The Zeroth Law of Trope Examples

Everything About Fiction You Never Wanted to Know.


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Shakespeare Did It First!

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He may not have been the Trope Maker or even the Ur Example, but you can bet your bottom dollar that he did it before you! Whatever great invention, character or plot device you come up with, Shakespeare is always the guy who has already done it and done it better than you could ever hope to. Note that he wasn't the first to use a lot of these conventions, however he's the earliest writer most people know who used so many of them.

His fans have been aware of this long before the Internet. Horace Walpole, widely recognized as the inventor of the Gothic Horror genre, proudly admitted he borrowed most of the ingredients for the Gothic recipe from his idol.

Shakespeare was not only the first to use many a trope, but the first troper. That is, the first to comment on it. Some examples:

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"He that hath a beard is more than a youth, and he that hath no beard is less than a man;"

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"So, oft it chances in particular men,
That for some vicious mole of nature in them...
Carrying, I say, the stamp of one defect,
Being nature's livery, or fortune's star,
Their virtues else -- be they as pure as grace,
As infinite as man may undergo --
Shall in the general censure take corruption
From that particular fault."

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  • Black Comedy: The gravedigger scene in Hamlet. Plus the protagonist's explanation of what he did with Polonius' body:
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Claudius: Now Hamlet, where is Polonius?
Hamlet: At supper.
Claudius: At supper! Where?
Hamlet: Not where he eats, but where he is eaten: a certain convocation of politic worms are e'en at him.

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"But this denoted a foregone conclusion: 'Tis a shrewd doubt, though it be but a dream."

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"Nor do not saw the air too much with your hands, but suit the action to the word, the word to the action."

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"If this were acted upon the stage I would condemn it as an improbable fiction."

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"Do not infest your mind with beating on
The strangeness of this business"

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“The evil that men do lives after them;
The good is oft interred with their bones.”

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"Out, damned spot! out, I say!"

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Puck: If we shadows have offended / Think but this, and all is mended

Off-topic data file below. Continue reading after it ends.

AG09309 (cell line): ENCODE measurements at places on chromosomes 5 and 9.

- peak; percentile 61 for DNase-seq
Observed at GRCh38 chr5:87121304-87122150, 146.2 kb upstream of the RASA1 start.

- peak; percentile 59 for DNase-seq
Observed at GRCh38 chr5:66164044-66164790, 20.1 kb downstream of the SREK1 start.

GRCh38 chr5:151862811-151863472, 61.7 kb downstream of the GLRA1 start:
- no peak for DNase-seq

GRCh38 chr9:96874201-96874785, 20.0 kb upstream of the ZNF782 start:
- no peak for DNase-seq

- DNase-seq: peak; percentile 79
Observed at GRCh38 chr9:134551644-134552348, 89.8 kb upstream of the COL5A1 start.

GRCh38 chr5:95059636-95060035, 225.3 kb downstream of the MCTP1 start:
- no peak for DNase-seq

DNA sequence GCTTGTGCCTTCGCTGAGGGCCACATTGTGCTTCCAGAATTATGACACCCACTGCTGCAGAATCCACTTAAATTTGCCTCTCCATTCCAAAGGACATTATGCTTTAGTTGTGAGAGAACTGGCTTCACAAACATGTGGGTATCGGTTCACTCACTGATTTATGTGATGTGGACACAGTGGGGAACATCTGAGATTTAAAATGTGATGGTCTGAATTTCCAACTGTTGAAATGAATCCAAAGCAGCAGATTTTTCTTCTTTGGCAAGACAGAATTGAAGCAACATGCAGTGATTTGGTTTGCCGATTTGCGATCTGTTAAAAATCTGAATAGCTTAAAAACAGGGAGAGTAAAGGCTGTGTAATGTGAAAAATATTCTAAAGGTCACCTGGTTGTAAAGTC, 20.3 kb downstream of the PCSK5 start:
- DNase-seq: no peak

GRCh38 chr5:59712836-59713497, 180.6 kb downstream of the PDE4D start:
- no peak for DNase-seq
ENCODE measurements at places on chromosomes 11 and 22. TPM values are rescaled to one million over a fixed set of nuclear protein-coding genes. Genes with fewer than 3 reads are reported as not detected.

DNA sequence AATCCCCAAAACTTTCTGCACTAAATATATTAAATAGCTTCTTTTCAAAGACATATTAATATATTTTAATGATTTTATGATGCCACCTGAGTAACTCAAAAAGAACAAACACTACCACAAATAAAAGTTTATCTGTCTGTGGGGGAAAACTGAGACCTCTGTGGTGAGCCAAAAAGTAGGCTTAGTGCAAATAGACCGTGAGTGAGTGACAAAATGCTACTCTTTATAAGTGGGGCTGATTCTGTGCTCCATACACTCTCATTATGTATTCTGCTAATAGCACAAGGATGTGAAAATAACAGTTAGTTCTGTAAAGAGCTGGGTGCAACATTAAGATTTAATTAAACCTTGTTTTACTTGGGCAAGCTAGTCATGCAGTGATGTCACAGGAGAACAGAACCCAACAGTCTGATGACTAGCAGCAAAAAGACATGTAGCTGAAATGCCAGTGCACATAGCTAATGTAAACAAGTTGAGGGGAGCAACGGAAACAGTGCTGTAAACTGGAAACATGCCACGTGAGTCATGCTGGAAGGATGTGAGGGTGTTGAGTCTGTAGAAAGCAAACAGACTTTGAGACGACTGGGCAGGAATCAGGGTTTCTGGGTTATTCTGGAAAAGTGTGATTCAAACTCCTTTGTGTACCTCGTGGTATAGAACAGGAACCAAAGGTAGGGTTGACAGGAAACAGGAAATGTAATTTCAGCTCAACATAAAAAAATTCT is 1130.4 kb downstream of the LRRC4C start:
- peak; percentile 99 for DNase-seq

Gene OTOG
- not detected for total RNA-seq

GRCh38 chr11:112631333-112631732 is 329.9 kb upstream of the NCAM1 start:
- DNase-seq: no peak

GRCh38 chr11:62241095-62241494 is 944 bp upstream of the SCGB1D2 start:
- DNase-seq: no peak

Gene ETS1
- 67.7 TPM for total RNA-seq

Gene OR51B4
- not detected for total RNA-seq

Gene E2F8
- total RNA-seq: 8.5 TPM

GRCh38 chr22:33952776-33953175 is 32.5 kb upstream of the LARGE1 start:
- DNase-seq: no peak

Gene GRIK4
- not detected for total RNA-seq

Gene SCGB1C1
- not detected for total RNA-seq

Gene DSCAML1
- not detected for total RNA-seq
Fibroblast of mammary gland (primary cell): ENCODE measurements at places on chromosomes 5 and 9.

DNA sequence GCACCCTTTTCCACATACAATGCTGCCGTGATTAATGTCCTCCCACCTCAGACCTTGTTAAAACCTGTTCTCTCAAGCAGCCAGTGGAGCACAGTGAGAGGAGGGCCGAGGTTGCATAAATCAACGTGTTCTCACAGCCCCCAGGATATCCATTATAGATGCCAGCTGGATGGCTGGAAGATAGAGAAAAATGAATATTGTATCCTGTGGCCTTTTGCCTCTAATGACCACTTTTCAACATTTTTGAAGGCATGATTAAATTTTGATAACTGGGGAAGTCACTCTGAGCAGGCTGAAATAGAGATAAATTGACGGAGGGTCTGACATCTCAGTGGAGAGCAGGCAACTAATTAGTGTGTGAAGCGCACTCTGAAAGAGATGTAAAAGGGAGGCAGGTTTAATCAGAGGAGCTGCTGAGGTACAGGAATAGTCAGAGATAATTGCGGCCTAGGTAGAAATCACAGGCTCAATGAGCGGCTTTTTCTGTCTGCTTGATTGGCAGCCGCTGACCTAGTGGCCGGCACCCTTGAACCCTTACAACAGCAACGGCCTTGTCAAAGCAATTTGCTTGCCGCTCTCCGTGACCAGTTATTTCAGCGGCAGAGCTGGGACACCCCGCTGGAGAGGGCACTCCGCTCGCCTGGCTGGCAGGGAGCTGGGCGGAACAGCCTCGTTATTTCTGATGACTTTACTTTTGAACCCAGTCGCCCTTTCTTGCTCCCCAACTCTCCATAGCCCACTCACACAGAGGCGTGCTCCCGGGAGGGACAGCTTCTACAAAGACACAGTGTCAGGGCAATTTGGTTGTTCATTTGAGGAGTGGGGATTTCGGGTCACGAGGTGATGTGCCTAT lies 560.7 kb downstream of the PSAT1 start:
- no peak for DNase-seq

That you have but slumbered here / While these visions did appear
And this weak and idle theme, / no more yielding, but a dream
take my hand, if we be friends / and Robin shall restore amends

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"How many times shall this our lofty scene be acted o'er? In states unborn and accents yet unknown".

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  • Show Within a Show: Many times.
  • Sock Puppet: The use of multiple user ID's to pretend to be someone else or create artificial support for one side in a debate is usually associated with the Internet era, but the same trick was used in Julius Caesar Act 1 Scene 2 by creating hardcopy messages "in different hands" (ie: by forging the handwriting to appear to be multiple other people) and physically throwing them through Brutus' window. Yes, a character uses a made-up persona in a play set in ancient Rome and written in Elizabethan England. It's also an early example of Astroturfing.
  • Spin-Off: The character of Falstaff, from Henry IV parts 1 and 2, was given his own play, at Royal request.
  • The Starscream:
    • Cassius in Julius Caesar; he succeeds in killing Caesar, but his plot to take over Rome fails.
    • Possibly the title character of Macbeth (not enough is known about Duncan to label him a villain). Macbeth succeeds in his plot to assassinate Duncan, but never controls all of Scotland and is himself overthrown and slain by Macduff.
  • Sweet Polly Oliver: The Bard had five plays that made use of this plot - As You Like It, Two Gentlemen of Verona, Twelfth Night, The Merchant of Venice, and Cymbeline - long before the Trope Namer was written. Was pretty easy for a playwright to use this Trope during a time period where female characters were always played by men anyway.
  • Your Mom:[1]
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Demetrius: Villain, what hast thou done?
Aaron: That which thou canst not undo.
Chiron: Thou hast undone our mother.
Aaron: Villain, I have done thy mother.

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Painter: Y'are a dog.
Apemantus: Thy mother's of my generation. What's she, if I be a dog?

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  1. Yes, Shakespeare did your mom first.